When any advertising agency is commissioned to shoot a Jamaican tourism commercial, they’ll inevitably wend their way around to the same old hook: Bob Marley’s “One Love.” Come and visit Jamaica, the land of All Right! Everything’s all right, all the time here on the Jamrock! The ad people are just following the path most traveled (and perhaps even dictated by travel agencies and tourism boards), promoting Jamaica as a land of leisure and ease, where the sun shines, people smile, life is good, and no one wants for anything, especially spiritual assuaging.
Advertising may sell audiences on a Jamaican ideal, but with his documentary, Black Mother, director Khalik Allah achieves a goal far greater: presenting audiences with the truth, however lovely or hideous it may be. Allah’s approach takes the form of a visual essay/tone poem. It’s a fractured piece of work, a story about Jamaica the way that Hale County This Morning, This Evening is a story of Alabama. Allah’s filmmaking functions as stream of consciousness. He eschews narrative documentarian traditions. This approach poses a challenge to the viewer—Black Mother is made in a language rarely spoken in cinema, be it multiplex or arthouse. Allah throws his audience into the ocean and forces them to tread water, soaking in the country’s textures and contradictions and trauma.
Through his lens, Allah presents a nation decayed by oppression, whether political, social or even religious, and a people forced to do whatever they can to sustain themselves. That doesn’t mean Allah is committing poverty tourism. Instead, he’s a character in the film, made invisible by the tool of his trade. But he lets the people he meets tell their stories in their words, and anchors those words to truth through imagery. Granted, he puts on display the same idyllic qualities captured in luggage company Tumi’s recent collaboration with Lenny and Zoë Kravitz: Jamaica really is a gorgeous country—bright, warm and verdant beneath the Caribbean sun. But Tumi casts Jamaica’s ghosts in stunning repose. They’re to be breathlessly ogled by people ignorant of what it is they’re actually ogling. Allah provides viewers proper context. No sooner does the film bask in Jamaica’s natural bounty than it’s whisked away to monuments like Sam Sharpe square to hear a lesson on his assassination. (Plantation owners bumped him off in 1832 to avoid having to pay their slaves in 1838, the year slaves were given full emancipation under Britain’s Slavery Abolition Act.)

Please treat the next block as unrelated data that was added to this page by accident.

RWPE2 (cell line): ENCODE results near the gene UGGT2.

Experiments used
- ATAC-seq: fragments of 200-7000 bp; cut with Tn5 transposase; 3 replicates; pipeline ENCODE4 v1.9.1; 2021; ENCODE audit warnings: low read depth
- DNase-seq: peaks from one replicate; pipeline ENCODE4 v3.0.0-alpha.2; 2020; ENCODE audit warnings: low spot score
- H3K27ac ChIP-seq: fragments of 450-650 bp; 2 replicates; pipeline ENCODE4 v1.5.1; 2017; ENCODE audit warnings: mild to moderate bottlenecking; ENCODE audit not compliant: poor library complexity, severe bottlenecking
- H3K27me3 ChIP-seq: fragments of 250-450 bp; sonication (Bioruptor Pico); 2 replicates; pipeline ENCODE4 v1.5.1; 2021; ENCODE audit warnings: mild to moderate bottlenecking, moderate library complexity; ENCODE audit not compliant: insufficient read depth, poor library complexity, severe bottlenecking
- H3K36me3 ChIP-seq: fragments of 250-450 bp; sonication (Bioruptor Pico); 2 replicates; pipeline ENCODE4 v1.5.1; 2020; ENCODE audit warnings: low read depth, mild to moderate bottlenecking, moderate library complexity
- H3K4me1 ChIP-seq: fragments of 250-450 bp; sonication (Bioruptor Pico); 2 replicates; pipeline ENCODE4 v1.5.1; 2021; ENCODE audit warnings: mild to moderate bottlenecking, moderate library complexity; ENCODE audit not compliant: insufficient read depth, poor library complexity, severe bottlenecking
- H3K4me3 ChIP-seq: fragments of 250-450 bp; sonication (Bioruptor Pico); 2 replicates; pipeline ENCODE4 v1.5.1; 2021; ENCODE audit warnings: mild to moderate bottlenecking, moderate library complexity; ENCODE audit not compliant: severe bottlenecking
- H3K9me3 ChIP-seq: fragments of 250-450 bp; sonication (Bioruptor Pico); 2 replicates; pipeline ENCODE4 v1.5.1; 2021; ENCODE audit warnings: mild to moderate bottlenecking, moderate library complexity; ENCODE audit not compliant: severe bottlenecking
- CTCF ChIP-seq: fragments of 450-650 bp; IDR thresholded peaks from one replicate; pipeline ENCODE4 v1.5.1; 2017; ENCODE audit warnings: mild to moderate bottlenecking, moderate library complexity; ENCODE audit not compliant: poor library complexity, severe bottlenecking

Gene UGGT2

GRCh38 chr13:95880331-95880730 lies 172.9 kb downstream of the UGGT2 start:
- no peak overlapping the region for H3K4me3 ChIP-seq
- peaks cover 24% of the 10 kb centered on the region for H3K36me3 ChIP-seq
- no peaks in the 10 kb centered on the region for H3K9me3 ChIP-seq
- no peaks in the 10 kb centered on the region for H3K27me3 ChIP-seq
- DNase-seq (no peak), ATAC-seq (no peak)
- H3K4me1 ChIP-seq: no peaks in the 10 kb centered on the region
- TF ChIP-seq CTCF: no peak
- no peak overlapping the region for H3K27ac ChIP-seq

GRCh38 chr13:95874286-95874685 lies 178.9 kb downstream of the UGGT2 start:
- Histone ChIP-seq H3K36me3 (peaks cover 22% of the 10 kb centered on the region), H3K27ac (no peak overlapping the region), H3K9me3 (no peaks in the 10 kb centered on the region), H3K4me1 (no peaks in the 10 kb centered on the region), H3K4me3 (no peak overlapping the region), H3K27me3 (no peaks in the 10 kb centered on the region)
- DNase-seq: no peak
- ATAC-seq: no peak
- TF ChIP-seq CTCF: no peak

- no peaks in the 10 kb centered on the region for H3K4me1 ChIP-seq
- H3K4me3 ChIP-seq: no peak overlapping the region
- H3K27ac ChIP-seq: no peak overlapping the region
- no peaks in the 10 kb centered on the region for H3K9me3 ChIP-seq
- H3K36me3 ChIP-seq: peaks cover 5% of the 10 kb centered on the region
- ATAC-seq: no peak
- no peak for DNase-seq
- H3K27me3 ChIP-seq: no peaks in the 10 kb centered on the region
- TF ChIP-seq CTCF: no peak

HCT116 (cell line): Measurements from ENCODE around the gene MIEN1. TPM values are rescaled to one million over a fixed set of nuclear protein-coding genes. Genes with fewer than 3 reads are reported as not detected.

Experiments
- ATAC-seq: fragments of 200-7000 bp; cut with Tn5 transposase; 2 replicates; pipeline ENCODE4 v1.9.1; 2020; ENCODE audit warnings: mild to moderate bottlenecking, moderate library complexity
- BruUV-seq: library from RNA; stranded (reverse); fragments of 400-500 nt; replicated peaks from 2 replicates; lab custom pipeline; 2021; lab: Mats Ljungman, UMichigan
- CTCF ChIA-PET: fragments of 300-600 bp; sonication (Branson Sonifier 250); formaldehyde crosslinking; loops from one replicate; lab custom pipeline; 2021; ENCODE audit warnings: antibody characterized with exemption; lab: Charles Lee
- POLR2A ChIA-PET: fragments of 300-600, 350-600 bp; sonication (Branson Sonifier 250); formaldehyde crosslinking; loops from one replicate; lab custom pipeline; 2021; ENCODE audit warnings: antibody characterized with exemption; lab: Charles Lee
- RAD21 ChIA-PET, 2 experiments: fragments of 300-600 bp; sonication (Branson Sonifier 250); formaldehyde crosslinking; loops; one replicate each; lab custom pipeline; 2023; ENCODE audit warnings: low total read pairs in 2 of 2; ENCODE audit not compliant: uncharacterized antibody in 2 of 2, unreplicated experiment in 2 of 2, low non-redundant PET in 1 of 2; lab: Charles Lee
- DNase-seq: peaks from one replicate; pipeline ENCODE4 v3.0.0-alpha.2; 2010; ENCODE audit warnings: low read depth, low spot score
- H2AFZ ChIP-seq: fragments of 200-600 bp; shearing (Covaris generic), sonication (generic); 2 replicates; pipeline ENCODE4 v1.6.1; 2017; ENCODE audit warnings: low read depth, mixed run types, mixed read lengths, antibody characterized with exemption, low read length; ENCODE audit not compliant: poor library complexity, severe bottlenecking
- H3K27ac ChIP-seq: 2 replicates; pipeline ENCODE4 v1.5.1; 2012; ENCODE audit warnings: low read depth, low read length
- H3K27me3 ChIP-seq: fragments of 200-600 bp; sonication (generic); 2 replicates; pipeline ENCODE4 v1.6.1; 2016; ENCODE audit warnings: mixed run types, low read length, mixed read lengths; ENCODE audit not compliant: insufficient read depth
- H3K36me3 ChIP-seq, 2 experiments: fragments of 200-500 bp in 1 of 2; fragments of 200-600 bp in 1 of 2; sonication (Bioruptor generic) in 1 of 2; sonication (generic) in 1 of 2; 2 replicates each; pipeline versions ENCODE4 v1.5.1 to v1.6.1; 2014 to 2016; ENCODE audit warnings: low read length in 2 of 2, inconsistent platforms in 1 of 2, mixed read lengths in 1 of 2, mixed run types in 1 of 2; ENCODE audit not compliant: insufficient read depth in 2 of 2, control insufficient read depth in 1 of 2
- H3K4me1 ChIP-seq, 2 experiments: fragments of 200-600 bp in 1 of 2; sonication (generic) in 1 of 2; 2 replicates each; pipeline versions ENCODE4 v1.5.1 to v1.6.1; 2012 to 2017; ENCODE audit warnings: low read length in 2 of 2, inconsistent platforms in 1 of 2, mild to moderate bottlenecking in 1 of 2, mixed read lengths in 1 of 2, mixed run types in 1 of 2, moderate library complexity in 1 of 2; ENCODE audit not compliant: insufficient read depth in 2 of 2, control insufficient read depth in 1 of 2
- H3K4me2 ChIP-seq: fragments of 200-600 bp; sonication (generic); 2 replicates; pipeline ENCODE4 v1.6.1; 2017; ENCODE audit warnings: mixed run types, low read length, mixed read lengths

Black Mother’s elliptical style is couched in a gestational structure: After the film’s opening minute, soundtracked to a vocal performance of Harry Belafonte’s “Jamaica Farewell,” Allah immediately cuts to a naked woman, the black mother of the title, who coolly dictates in voiceover, “first trimester.” Allah returns to her repeatedly throughout, each trimester another chapter in Black Mother’s progression. She provides a bold, regal counterbalance to depictions of sex work, a dangerous profession in Jamaica as seen on camera and heard in audio interviews, where prostitutes talk frankly about their lives and the disrespect and peril they face every night. By contrast, the mother figure is filmed with humble worship. She’s revered. “The black woman is most royal,” a man proclaims from behind the lens. He calls women “the nucleus of the strength of the black man,” and orders that we give her “all the credit.”
That may be Allah’s greater purpose here. Toward the end, the mother’s baby is born into the world, squalling in protest at being so rudely displaced from the womb, by far the best accommodation any newborn can ask for. Allah intercuts her arrival with waterfalls and rivers, a source of life flowing over and through the Jamaican landscape. This child is the future of the country, heir to Jamaica’s endlessly complicated legacy of enslavement and freedom, wealth and impoverishment, grandeur and ugliness. The combined effect of Black Mother’s technique—Allah shot on both 16mm and HD—is dizzying to the point of overwhelming, but the discipline required to engage with it is rewarded by a singular moviegoing experience. As the mother births her baby, so does Allah birth new cinematic grammar.
Director: Khalik Allah
Writer: Khalik Allah
Release Date: March 8, 2019
Boston-based culture writer Andy Crump has been writing about film and television online since 2009 (and music since 2018). You can follow him on Twitter and find his collected writing at his personal blog. He is composed of roughly 65% craft beer.